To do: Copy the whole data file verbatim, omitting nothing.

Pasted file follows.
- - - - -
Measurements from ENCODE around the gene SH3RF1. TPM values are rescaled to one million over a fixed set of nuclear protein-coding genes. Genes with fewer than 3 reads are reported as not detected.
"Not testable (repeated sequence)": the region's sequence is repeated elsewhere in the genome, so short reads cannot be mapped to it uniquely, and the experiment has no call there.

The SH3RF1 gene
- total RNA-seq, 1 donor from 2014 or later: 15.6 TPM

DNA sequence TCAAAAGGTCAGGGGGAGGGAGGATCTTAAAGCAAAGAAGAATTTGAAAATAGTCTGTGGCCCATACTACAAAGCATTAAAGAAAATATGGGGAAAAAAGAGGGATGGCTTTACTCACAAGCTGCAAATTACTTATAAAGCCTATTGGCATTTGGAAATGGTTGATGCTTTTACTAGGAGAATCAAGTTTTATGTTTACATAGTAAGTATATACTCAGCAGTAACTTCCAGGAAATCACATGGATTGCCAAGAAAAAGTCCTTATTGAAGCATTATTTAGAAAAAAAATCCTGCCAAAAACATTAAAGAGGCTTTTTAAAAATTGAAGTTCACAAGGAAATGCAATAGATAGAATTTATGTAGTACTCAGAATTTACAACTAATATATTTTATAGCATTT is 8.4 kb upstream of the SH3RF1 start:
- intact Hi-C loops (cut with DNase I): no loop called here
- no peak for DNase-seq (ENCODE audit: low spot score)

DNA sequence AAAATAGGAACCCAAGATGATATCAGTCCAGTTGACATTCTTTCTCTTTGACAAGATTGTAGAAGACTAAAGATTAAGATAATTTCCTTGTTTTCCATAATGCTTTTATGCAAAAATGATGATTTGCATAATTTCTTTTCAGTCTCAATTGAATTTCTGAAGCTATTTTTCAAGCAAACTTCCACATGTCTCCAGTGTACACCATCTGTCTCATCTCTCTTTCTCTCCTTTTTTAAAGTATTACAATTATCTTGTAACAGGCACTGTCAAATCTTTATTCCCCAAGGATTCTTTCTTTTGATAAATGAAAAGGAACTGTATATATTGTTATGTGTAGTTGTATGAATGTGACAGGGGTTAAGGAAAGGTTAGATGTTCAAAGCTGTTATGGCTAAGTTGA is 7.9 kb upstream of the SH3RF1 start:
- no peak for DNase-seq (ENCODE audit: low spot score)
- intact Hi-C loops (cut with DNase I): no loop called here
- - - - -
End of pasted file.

Measurements from ENCODE around the gene SH3RF1. TPM values are rescaled to one million over a fixed set of nuclear protein-coding genes. Genes with fewer than 3 reads are reported as not detected.
"Not testable (repeated sequence)": the region's sequence is repeated elsewhere in the genome, so short reads cannot be mapped to it uniquely, and the experiment has no call there.

The SH3RF1 gene
- total RNA-seq, 1 donor from 2014 or later: 15.6 TPM

DNA sequence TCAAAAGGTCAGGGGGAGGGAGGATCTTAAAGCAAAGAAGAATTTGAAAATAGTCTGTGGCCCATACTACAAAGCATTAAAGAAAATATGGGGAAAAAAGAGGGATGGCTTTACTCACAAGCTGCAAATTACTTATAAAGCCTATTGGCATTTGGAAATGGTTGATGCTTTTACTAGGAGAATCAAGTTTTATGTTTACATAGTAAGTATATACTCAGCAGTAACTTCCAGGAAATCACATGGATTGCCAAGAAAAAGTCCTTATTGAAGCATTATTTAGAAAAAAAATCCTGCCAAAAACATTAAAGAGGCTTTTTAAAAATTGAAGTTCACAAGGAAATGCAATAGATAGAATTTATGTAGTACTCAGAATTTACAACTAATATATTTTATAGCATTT is 8.4 kb upstream of the SH3RF1 start:
- intact Hi-C loops (cut with DNase I): no loop called here
- no peak for DNase-seq (ENCODE audit: low spot score)

DNA sequence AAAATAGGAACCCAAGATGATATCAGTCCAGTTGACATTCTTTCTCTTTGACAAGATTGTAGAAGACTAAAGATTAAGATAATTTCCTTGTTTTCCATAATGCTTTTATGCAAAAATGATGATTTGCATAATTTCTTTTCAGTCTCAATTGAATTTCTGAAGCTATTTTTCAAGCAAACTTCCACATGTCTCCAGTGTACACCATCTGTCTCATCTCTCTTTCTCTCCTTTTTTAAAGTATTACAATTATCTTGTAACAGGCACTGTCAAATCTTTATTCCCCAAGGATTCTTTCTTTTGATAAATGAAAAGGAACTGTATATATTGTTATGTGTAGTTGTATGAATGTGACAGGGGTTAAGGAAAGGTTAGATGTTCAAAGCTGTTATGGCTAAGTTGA is 7.9 kb upstream of the SH3RF1 start:
- no peak for DNase-seq (ENCODE audit: low spot score)
- intact Hi-C loops (cut with DNase I): no loop called here